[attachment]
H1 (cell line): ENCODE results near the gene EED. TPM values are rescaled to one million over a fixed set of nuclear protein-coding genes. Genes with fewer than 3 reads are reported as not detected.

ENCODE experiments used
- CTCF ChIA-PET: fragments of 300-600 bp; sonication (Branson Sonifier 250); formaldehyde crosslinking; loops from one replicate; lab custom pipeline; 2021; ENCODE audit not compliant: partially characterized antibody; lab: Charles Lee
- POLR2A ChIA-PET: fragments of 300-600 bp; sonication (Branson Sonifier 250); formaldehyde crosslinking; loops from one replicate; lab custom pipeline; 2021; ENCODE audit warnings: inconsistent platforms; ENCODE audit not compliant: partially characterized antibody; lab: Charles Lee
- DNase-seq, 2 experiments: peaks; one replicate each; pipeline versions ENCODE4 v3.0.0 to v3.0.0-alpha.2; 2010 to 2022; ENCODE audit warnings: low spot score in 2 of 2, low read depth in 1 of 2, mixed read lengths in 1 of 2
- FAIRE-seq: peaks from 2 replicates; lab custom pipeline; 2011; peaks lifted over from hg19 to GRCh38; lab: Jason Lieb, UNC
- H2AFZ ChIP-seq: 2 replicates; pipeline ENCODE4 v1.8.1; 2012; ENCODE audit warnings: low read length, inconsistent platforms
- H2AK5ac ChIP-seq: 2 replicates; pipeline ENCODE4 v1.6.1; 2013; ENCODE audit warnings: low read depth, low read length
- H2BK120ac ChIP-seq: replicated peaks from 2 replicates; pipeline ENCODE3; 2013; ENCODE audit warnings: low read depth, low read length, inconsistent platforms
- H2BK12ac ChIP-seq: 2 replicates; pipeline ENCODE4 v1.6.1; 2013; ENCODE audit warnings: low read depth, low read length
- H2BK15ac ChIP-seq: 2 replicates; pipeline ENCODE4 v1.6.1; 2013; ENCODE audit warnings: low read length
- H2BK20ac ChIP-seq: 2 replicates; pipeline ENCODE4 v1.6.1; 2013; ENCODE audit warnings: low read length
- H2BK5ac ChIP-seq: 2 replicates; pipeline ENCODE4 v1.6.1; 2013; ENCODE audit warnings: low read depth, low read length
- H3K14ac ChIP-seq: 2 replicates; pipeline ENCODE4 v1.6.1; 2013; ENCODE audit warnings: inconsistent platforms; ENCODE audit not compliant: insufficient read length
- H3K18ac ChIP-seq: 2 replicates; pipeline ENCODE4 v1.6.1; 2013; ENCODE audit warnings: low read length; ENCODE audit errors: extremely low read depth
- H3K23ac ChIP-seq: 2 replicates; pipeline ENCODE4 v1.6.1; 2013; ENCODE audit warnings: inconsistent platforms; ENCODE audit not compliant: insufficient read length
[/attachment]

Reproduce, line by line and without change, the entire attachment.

H1 (cell line): ENCODE results near the gene EED. TPM values are rescaled to one million over a fixed set of nuclear protein-coding genes. Genes with fewer than 3 reads are reported as not detected.

ENCODE experiments used
- CTCF ChIA-PET: fragments of 300-600 bp; sonication (Branson Sonifier 250); formaldehyde crosslinking; loops from one replicate; lab custom pipeline; 2021; ENCODE audit not compliant: partially characterized antibody; lab: Charles Lee
- POLR2A ChIA-PET: fragments of 300-600 bp; sonication (Branson Sonifier 250); formaldehyde crosslinking; loops from one replicate; lab custom pipeline; 2021; ENCODE audit warnings: inconsistent platforms; ENCODE audit not compliant: partially characterized antibody; lab: Charles Lee
- DNase-seq, 2 experiments: peaks; one replicate each; pipeline versions ENCODE4 v3.0.0 to v3.0.0-alpha.2; 2010 to 2022; ENCODE audit warnings: low spot score in 2 of 2, low read depth in 1 of 2, mixed read lengths in 1 of 2
- FAIRE-seq: peaks from 2 replicates; lab custom pipeline; 2011; peaks lifted over from hg19 to GRCh38; lab: Jason Lieb, UNC
- H2AFZ ChIP-seq: 2 replicates; pipeline ENCODE4 v1.8.1; 2012; ENCODE audit warnings: low read length, inconsistent platforms
- H2AK5ac ChIP-seq: 2 replicates; pipeline ENCODE4 v1.6.1; 2013; ENCODE audit warnings: low read depth, low read length
- H2BK120ac ChIP-seq: replicated peaks from 2 replicates; pipeline ENCODE3; 2013; ENCODE audit warnings: low read depth, low read length, inconsistent platforms
- H2BK12ac ChIP-seq: 2 replicates; pipeline ENCODE4 v1.6.1; 2013; ENCODE audit warnings: low read depth, low read length
- H2BK15ac ChIP-seq: 2 replicates; pipeline ENCODE4 v1.6.1; 2013; ENCODE audit warnings: low read length
- H2BK20ac ChIP-seq: 2 replicates; pipeline ENCODE4 v1.6.1; 2013; ENCODE audit warnings: low read length
- H2BK5ac ChIP-seq: 2 replicates; pipeline ENCODE4 v1.6.1; 2013; ENCODE audit warnings: low read depth, low read length
- H3K14ac ChIP-seq: 2 replicates; pipeline ENCODE4 v1.6.1; 2013; ENCODE audit warnings: inconsistent platforms; ENCODE audit not compliant: insufficient read length
- H3K18ac ChIP-seq: 2 replicates; pipeline ENCODE4 v1.6.1; 2013; ENCODE audit warnings: low read length; ENCODE audit errors: extremely low read depth
- H3K23ac ChIP-seq: 2 replicates; pipeline ENCODE4 v1.6.1; 2013; ENCODE audit warnings: inconsistent platforms; ENCODE audit not compliant: insufficient read length